Facing a surge of COVID-19 cases, Austria is going back into a national lockdown and said it will require its entire population to get vaccinated against the coronavirus by early next year. The moves are the strictest yet taken by any country in Europe, which has become the new epicenter of the global pandemic.
The national lockdown — the first in Europe this fall — starts early on Monday and will initially last for ten days before being reevaluated. Under the measures, Austrians will be asked to work from home and most stores will close. It could be extended for a further ten days, Reuters reports.
Beyond the lockdown, Austria will also require its entire adult population to get vaccinated by February 1, 2022 — making it the first western democracy to announce a universal COVID-vaccine mandate.
“Increasing the vaccination rate is our only way to break out of this vicious cycle of viral waves and lockdown discussions for good,” Austrian chancellor Alexander Schallenberg told reporters on Friday. “We don’t want a fifth wave, we don’t want a sixth and seventh wave.”
Earlier this month, Schallenberg had indicated a full lockdown would not be needed and instead imposed restrictions only on those who were not vaccinated. But vaccinations in Austria have plateaued at one of the lowest rates in Western Europe; fewer than 66 percent of Austria’s 8.9 million people are fully jabbed, according to Our World in Data. Average daily deaths have also tripled in recent weeks, and hospitals have begun being overwhelmed in multiple Austrian states. The 15,809 COVID-19 cases reported in the country on Saturday set a new daily record.
“The most recent measures have increased daily vaccinations but not enough,” Schallenberg said Friday, according to Politico. “For a long time, it was consensus in the country that a vaccine mandate is not necessary, but we have to face reality.”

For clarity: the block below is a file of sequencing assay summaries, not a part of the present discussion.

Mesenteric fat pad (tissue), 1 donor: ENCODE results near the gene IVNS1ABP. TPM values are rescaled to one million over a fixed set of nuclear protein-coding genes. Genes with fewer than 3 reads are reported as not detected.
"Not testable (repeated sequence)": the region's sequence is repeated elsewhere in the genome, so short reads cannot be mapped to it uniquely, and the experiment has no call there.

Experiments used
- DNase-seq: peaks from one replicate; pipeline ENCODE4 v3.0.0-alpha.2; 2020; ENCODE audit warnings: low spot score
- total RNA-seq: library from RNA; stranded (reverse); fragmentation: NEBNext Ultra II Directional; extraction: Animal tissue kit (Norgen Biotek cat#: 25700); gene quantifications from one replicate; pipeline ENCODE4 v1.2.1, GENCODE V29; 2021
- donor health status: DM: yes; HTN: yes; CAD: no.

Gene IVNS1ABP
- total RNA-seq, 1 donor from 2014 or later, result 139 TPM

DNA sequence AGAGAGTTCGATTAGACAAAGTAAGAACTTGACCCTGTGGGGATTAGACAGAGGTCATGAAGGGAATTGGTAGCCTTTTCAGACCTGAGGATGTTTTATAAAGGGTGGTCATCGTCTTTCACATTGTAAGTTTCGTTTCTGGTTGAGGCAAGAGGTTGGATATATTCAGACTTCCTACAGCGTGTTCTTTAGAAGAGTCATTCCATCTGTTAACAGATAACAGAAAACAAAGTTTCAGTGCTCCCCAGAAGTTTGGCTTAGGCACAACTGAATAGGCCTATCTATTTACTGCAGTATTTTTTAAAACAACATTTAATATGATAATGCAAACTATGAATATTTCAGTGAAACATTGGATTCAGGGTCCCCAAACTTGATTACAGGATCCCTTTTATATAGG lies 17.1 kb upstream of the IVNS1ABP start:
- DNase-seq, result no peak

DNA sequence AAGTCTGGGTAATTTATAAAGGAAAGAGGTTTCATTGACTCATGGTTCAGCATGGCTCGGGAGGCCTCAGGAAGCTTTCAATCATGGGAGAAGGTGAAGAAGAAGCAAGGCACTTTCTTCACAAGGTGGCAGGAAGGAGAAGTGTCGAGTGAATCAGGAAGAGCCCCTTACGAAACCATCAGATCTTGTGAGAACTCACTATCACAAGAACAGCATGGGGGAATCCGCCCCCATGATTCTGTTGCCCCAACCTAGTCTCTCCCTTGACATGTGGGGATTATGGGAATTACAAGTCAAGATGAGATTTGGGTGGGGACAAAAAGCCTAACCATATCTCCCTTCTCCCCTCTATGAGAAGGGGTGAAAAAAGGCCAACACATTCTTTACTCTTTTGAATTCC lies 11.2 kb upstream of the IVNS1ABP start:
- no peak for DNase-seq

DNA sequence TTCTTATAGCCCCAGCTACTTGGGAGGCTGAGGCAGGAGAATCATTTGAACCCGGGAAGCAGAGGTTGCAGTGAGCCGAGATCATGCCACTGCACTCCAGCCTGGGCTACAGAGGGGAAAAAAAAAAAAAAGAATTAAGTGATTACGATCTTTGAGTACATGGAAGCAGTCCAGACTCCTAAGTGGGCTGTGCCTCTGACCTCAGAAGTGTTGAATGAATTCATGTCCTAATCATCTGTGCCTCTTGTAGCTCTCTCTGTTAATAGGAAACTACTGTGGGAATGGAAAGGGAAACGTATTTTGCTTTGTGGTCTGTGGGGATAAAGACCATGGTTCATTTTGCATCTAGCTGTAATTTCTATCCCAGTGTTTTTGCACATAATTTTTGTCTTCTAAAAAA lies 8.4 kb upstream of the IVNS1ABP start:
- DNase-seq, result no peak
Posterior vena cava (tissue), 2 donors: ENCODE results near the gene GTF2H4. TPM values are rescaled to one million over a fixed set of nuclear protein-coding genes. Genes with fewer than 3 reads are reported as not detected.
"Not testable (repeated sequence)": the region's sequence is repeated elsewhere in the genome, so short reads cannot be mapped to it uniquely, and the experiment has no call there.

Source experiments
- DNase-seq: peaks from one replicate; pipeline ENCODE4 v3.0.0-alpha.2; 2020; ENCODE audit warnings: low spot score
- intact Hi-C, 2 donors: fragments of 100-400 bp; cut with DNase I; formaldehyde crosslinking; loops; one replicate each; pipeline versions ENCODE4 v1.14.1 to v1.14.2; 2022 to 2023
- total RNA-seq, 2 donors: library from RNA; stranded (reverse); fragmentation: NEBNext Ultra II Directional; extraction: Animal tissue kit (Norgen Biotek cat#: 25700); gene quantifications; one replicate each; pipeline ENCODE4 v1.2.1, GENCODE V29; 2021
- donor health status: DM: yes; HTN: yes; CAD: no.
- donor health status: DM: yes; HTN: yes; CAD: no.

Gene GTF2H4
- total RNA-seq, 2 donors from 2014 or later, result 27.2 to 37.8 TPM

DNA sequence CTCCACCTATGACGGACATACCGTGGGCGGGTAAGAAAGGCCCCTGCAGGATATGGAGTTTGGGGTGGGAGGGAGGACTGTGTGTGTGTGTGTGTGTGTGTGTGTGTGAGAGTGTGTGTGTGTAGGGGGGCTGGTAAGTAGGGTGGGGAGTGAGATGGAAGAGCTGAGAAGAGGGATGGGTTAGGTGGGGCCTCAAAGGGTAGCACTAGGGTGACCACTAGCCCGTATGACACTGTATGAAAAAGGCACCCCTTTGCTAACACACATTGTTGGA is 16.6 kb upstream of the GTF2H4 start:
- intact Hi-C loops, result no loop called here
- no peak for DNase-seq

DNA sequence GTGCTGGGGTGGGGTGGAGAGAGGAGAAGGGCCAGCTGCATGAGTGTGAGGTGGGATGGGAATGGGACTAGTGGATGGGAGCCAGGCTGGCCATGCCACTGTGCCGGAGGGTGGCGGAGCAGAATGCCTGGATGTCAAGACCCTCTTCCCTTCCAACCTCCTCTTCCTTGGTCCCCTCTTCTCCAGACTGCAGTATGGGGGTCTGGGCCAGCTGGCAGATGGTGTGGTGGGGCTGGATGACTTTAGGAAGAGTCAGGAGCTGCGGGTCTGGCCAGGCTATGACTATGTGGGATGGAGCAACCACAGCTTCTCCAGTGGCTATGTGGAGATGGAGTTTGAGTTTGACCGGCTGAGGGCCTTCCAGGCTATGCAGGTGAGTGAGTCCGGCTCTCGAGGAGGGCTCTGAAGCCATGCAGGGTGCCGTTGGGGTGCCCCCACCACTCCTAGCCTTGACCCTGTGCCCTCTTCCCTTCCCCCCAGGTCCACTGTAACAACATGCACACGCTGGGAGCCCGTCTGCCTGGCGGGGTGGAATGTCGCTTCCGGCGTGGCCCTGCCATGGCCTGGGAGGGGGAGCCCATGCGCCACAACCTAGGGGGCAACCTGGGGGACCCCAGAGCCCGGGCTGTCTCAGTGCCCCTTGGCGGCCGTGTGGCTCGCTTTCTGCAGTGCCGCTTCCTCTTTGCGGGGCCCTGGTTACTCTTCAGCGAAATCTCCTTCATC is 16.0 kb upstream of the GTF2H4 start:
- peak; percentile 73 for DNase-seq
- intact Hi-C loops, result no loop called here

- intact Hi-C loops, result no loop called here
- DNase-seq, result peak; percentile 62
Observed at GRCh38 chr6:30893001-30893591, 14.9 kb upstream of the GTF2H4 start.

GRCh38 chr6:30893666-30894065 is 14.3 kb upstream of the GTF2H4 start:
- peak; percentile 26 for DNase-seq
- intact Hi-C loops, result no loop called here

Austria isn’t the only European country ramping up measures to curb the spread of COVID
Many other European countries are imposing new restrictions as cases rise. In neighboring Germany, currently reeling under a fourth wave of infections, officials announced plans on Thursday to introduce targeted COVID-19 restrictions on the unvaccinated in order to tame the “dramatic” and ”very worrying” COVID-19 situation, as outgoing chancellor Angela Merkel described it. The Netherlands also announced it would be going back into a three-week nationwide partial lockdown after rising cases threatened to overwhelm the country’s hospitals. Meanwhile in France, where COVID-19 cases are rising, but from a much lower baseline than in other Western European nations, President Emmanuel Macron has said a lockdown for the unvaccinated wasn’t necessary, pointing to the success of the the country’s health-pass system, which requires proof of vaccination or a negative COVID test for many activities.
The new restrictions have prompted demonstrations
Stricter COVID-19 guidelines in Europe are begetting unrest. A demonstration against the Dutch government’s plans to impose a partial lockdown turned violent on Friday night in downtown Rotterdam. Rioters reportedly tore through the city’s central shopping district, set fires, and threw rocks and fireworks at police — who opened fire on protesters amid some of the clashes.
There were more, largely peaceful demonstrations against COVID restrictions throughout Europe on Saturday, including again in the Netherlands, as well as in Croatia, Italy, Northern Ireland, and Switzerland.
On Saturday in Austria, some 35,000 protesters — including many members of far- and extreme-right groups and people espousing conspiracy theories — took to the streets in the country’s capital, Vienna, to demonstrate against the new nationwide measures. The leader of the far-right Freedom Party of Austria (who is currently diagnosed with COVID and, thus, couldn’t attend Saturday’s protest) appeared via video and claimed the new rules set the country on track for “dictatorship.”
The protest remained peaceful through the day, but at night, clashes were reported between protesters and police.